• I purge Eliana's clothes regularly, removing items that don't fit or are no longer worn. These items get donated or handed down to other kids as soon as possible (though, I admit, is not always as soon as I'd like). 
  • I have a bin in my closet that allows me to easily purge my own items quickly and easily. Once the bin is full, I donate those items. This works well for jewelry, shoes, clothes, etc. Anything that I see and think, "I don't wear that any more" or "that is too cumbersome to figure out how to wear well" or "that doesn't fit me right" goes in the bin. If I change my mind, I usually have a little time before the bin is full to remove the item, but often once it's in the bin, it stays. 
  • I keep cleaning supplies where I need them. That means that every bathroom has toilet cleaner and a toilet brush and cleaning wipes in it, so when the sudden urge to clean the toilet strikes, I can do it quickly instead of getting distracted as I go to the other room to get the supplies. This sort of distraction totally happens to me on a regular, daily basis.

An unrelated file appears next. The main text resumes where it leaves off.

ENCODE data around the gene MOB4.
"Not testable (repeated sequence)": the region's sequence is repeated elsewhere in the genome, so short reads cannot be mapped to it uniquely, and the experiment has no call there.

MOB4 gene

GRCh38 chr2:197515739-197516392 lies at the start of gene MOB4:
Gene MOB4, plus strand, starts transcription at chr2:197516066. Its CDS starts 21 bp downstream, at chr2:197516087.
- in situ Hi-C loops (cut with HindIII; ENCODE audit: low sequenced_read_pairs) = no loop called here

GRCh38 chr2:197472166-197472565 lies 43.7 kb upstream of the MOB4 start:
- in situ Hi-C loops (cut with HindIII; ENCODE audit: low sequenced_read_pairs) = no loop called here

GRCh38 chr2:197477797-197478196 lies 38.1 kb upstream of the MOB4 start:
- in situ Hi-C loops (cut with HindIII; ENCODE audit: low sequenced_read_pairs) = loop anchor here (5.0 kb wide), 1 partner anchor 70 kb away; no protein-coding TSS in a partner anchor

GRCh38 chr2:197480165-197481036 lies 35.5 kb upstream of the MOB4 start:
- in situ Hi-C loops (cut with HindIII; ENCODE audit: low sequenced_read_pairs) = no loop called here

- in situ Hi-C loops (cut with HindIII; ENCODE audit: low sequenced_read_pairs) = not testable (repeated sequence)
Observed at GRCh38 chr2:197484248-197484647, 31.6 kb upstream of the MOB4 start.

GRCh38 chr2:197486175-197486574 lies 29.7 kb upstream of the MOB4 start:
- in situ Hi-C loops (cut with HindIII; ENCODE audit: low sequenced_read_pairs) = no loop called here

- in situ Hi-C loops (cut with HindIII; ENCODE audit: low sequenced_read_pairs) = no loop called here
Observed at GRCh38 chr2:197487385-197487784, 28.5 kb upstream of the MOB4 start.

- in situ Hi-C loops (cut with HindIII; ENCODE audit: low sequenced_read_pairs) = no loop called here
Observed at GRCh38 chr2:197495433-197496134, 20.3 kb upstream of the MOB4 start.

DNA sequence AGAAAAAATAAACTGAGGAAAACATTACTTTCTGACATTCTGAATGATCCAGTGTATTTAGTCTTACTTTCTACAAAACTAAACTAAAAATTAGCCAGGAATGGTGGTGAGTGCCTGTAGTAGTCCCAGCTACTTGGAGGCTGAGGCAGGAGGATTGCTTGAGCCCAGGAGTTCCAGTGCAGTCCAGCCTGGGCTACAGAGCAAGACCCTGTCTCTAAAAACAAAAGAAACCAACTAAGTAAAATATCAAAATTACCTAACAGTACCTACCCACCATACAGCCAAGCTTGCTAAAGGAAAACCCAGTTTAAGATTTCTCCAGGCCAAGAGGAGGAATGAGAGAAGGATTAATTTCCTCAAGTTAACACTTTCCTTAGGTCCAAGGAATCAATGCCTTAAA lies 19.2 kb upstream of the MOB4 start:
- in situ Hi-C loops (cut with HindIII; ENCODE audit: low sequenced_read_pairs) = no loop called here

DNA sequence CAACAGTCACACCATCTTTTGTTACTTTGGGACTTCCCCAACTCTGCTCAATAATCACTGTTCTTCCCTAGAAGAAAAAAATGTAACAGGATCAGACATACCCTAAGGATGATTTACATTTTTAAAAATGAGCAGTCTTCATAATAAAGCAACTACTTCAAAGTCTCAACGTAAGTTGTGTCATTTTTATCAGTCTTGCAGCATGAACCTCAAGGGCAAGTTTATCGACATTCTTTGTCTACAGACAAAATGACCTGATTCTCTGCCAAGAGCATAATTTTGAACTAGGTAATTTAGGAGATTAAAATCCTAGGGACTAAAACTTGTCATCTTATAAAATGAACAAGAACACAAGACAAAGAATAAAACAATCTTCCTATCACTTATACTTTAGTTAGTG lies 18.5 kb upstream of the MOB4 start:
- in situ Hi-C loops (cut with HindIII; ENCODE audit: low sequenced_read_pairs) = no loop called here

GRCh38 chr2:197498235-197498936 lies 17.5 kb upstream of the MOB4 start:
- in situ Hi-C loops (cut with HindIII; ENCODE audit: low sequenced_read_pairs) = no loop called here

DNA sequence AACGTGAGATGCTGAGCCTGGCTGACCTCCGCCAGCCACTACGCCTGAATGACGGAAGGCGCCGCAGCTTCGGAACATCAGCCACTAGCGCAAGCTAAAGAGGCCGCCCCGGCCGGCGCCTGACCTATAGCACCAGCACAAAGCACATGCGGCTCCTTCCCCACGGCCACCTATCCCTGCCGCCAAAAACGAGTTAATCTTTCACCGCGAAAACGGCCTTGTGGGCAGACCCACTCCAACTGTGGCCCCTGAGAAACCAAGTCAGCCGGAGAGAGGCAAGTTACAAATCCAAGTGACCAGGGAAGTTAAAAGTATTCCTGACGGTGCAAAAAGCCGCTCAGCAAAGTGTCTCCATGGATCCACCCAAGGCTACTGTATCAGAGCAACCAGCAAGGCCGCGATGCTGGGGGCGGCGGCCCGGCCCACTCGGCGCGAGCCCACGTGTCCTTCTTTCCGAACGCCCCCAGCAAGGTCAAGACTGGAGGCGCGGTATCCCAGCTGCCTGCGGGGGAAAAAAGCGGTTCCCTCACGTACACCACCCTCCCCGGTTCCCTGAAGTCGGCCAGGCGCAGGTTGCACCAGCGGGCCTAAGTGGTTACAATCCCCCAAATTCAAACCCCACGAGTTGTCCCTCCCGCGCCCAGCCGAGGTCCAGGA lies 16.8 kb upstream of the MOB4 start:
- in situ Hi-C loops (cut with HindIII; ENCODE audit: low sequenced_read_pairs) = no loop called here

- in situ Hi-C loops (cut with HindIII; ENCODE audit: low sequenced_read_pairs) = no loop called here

• We have a system for incoming mail. I get the mail, pull out the few items I want or that are for me, and the rest goes in a bin for my husband to deal with. When he is ready to deal with the mail, pay bills, etc, he knows exactly where to find them and has his own system for dealing with them. Because his problem is not clutter, this designated mail spot works well for us. Because my problem is clutter, this designated mail spot keeps important things from being thrown out as "clutter" that got left on the counter.